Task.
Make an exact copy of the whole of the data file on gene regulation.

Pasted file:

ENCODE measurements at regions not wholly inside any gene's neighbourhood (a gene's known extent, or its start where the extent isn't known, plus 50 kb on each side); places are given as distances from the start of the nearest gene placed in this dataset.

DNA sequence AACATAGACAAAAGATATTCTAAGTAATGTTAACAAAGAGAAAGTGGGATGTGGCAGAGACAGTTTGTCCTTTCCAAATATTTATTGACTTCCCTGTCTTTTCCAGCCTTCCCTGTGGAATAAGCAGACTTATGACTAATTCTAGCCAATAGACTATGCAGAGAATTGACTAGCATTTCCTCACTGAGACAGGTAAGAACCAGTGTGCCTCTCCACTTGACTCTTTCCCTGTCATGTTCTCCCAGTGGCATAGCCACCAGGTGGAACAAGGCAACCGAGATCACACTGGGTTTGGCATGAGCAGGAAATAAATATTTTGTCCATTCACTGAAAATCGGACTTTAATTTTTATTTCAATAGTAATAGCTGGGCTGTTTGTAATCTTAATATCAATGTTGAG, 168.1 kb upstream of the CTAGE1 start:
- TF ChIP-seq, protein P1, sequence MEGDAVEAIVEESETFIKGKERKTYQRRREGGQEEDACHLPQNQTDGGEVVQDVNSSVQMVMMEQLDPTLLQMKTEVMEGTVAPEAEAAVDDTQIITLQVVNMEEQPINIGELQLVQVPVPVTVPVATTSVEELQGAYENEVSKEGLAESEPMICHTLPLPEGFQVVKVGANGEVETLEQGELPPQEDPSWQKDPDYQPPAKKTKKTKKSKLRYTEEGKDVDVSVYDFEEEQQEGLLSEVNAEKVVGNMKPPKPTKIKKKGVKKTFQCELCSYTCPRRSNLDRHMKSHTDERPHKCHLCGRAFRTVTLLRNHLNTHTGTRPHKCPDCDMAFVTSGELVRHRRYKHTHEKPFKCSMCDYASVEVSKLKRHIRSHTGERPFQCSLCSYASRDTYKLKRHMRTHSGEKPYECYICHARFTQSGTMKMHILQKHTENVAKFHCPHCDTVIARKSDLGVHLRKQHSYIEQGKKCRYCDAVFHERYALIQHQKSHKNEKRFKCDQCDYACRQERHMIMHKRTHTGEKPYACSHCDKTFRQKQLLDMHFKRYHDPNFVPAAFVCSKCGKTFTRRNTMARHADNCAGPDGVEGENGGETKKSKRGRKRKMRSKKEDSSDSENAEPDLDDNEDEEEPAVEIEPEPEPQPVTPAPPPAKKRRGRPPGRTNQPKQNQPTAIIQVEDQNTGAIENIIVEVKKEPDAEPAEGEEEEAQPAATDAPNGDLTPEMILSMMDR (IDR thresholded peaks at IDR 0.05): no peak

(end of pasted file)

ENCODE measurements at regions not wholly inside any gene's neighbourhood (a gene's known extent, or its start where the extent isn't known, plus 50 kb on each side); places are given as distances from the start of the nearest gene placed in this dataset.

DNA sequence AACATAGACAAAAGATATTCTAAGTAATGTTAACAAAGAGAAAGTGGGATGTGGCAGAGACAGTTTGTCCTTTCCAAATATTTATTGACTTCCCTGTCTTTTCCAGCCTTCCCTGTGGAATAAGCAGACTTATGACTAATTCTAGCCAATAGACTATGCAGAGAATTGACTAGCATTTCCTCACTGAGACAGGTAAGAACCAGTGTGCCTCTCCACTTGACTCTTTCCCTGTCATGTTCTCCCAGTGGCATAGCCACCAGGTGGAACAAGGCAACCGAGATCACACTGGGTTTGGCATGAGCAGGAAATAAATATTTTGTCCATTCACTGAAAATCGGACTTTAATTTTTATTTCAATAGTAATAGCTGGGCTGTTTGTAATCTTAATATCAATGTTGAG, 168.1 kb upstream of the CTAGE1 start:
- TF ChIP-seq, protein P1, sequence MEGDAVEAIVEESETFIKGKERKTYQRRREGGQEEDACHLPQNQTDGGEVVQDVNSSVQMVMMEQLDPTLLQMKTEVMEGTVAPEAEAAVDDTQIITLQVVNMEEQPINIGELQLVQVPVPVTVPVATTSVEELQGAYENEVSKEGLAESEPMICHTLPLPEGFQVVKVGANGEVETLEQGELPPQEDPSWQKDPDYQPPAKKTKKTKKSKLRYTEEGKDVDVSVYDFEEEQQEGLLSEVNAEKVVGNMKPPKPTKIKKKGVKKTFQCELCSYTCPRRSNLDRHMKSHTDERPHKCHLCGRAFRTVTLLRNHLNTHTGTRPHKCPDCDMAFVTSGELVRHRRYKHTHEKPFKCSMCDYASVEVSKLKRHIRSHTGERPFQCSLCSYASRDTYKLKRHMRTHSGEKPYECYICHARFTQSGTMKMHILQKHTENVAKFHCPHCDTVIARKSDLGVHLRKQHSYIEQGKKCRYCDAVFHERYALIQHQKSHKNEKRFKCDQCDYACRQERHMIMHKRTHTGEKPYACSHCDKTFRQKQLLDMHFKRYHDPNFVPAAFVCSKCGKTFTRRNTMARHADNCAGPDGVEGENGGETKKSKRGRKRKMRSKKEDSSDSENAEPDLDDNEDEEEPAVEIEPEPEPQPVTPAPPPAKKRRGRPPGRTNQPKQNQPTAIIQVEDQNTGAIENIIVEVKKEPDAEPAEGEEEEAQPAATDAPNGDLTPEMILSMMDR (IDR thresholded peaks at IDR 0.05): no peak